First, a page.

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Waxman Hearing Panel I — Part III


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Here's Waxman's committee hearing page.  Here are the witnesses:

  • Ms. Valerie Plame Wilson, former employee, Central Intelligence Agency
  • Dr. James Knodell, Director, Office of Security, The White House
  • Mr. Bill Leonard, Director, Information Security Oversight Office, National Archives and Records Administration
  • Mr. Mark Zaid, Attorney
  • Ms. Victoria Toensing, diGenova & Toensing, LLP

Feed the comments with updates, gang, and we'll try to send in some hearing room color for the main page post on fifteen minute intervals.


1:15 pm ET: 

Norton asks:  Can you explain why Mr. Rove still has a security clearance today or does he?  Yes, he does.  It is Mr. Knodell's understanding that the criminal investigation found no criminal wrongdoing.  (CHS asks:  do these people even READ the SF-312? or the executive order covering this?)

Does the security of the United States depend upon the outcome of a criminal proceeding, or do you not have an affirmative duty to proceed on these issues regardless of the criminal proceedings?  Shouldn't you plug the leak while the US attorney and investigators are trying to find out "who done it?"

Second round of questioning begins with Rep. Elijah Cummings.  The requirements are that the disclosure is prohibited for both willful AND negligent disclosures.  Has Mr. Rove or anyone else been briefed since this disclosure happened with regard to any of these regulations?  Knodell says people with clearance get a copy of the regs when they are given clearance, and then they are given briefings on their anniversary date every year.  And they got some special briefings after this disclosure of Ms. Wilson's identity for all the EOP employees with clearance — but this particular disclosure was not highlighted as a problematic reason for the briefings.

1:20 pm ET:

Rep. Waxman goes into the Woodward discussion of having extensive access to classified information when covering the WH in his books.  Points out that when a critic discloses anything critical of the Administration, there is an immediate outcry from the WH.  But when they disclose information, it is well within their purview to do so, according to the WH.  This approach is inconsistent — and appears to be political in their approach to enforcement.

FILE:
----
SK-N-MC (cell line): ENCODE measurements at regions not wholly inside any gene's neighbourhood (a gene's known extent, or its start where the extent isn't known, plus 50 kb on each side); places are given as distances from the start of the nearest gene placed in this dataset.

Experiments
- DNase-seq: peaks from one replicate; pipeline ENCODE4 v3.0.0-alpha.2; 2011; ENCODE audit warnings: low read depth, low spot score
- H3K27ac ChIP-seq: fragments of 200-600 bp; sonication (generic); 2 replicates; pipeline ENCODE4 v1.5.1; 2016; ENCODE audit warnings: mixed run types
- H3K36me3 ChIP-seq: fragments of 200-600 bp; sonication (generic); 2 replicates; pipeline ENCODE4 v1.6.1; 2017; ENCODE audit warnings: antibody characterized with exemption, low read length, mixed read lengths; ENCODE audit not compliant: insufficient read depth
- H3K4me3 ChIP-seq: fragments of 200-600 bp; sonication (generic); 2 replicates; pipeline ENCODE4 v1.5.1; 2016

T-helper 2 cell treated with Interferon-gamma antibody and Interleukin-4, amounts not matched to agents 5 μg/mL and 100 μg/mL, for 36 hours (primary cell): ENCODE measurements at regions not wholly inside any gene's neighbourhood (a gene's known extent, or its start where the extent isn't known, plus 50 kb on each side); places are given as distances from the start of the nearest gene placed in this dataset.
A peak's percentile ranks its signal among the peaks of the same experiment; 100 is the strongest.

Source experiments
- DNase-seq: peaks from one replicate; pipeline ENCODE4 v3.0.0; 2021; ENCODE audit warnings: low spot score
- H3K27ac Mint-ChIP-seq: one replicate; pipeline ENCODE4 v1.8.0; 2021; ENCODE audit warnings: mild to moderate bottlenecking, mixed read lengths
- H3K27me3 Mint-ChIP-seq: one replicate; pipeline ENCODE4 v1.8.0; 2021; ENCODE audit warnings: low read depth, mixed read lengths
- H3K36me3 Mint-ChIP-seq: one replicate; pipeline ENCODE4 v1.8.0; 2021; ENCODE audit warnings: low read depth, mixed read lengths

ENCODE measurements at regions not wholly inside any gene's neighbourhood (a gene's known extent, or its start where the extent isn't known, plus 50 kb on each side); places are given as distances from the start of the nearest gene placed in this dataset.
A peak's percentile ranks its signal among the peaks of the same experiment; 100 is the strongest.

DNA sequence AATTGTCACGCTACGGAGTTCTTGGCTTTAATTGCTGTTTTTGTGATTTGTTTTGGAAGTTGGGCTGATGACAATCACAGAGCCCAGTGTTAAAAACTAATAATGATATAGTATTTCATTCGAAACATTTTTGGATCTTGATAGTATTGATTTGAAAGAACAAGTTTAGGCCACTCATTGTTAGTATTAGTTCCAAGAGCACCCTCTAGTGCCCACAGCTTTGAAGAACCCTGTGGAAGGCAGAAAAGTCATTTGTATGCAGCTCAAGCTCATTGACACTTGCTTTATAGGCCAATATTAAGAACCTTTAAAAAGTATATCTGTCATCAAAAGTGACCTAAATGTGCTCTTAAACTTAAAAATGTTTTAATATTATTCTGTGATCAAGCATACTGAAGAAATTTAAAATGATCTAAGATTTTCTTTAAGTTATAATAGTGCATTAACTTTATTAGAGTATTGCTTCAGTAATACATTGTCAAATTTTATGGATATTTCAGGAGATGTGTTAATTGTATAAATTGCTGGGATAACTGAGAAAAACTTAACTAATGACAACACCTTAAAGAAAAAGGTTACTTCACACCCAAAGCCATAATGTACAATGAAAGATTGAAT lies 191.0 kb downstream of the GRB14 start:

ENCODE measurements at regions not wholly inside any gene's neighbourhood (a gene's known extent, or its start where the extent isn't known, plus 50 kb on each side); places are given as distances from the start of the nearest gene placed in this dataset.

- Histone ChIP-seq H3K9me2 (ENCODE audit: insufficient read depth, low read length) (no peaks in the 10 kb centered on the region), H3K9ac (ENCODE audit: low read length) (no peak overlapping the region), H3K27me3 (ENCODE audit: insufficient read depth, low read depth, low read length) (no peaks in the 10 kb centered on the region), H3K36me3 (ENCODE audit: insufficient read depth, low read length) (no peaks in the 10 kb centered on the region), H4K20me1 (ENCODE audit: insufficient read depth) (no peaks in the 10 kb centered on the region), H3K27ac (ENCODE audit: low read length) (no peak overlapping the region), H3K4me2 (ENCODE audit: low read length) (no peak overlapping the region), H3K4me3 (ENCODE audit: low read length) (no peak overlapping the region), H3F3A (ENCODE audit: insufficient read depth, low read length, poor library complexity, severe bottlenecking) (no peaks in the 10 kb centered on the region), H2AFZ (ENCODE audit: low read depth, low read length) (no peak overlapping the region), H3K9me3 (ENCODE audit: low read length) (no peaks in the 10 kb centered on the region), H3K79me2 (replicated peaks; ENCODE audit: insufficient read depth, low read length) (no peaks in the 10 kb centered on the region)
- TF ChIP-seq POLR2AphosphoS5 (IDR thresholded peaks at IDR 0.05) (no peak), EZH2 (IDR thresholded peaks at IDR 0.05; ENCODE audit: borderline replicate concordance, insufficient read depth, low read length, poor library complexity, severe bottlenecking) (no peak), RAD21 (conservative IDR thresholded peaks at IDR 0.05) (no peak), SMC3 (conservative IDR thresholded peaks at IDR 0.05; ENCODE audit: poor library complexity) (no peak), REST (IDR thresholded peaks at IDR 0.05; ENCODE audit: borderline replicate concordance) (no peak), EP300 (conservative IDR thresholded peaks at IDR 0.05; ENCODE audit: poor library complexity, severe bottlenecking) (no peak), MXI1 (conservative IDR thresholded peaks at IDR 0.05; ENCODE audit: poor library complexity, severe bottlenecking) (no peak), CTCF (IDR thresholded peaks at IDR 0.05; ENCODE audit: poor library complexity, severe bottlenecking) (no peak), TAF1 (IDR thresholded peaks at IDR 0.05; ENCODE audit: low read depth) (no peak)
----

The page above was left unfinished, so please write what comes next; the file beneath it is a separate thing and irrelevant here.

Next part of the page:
On to Rep. Davis, who is complaining about the selective leaking of the NIE, the facilities in Eastern Europe (so-called balck sites), and so on.  Neither witness has any first-hand knowledge as to whether anyone in the WH did or did not have first hand knowledge of Ms. Wilson's covert status.

On to Rep. Van Hollen — looks like we know why the WH had no information on the leak — because no investigation was ever done.  If the criminal investigation hadn't been started at that point, and it had not, there was no competing problem for starting an investigation.  Mr. Leonard says that yes, an internal investigation should have immdeiately been begun — it is an affirmative obligation under security regs.

1:30 pm ET

Van Hollen asks Knodell whether he has had any conversations with anyone at the WH about these disclosures relating to Ms. Plame Wilson?  No.

On to Rep. Hodes.  Rove's security clearance review would have been done in 2006.  A re-investigation by the FBI would have had to be done for Rove in 2006.  Knodell doesn't have first-hand knowledge about Rove's security clearance, but he can go back and check.  Hodes points out that there ought tobe documentation as to whether Rove or anyone else should have a clearance.

And would you agree that candor is one of the factors considered?  Knodell says yes, it is a factor in the adjudication.  Knodell says that he didn't know the content of the conversation between Rove and McClellan (CHS notes:  perhaps because there has been no investigation, huh?) — but Knodell says that he supposes he can go back to the WH and talk with senior management about looking into this sort of thing.  Lbby's clearance was removed the day he resigned from the WH/VP position.

On to Rep. Holmes Norton:  showing Mr. Knodell the WH chart.  Do any of those officials inside the WH other than the President — do any of these officials have a "need to know" the name of a covert agent?  Knodell says he doesn't know.  

Panel I has been completed.  New thread will be begun for Panel II.

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Christy Hardin Smith

Christy Hardin Smith

Christy is a "recovering" attorney, who earned her undergraduate degree at Smith College, in American Studies and Government, concentrating in American Foreign Policy. She then went on to graduate studies at the University of Pennsylvania in the field of political science and international relations/security studies, before attending law school at the College of Law at West Virginia University, where she was Associate Editor of the Law Review. Christy was a partner in her own firm for several years, where she practiced in a number of areas including criminal defense, child abuse and neglect representation, domestic law, civil litigation, and she was an attorney for a small municipality, before switching hats to become a state prosecutor. Christy has extensive trial experience, and has worked for years both in and out of the court system to improve the lives of at risk children.

Email: reddhedd AT firedoglake DOT com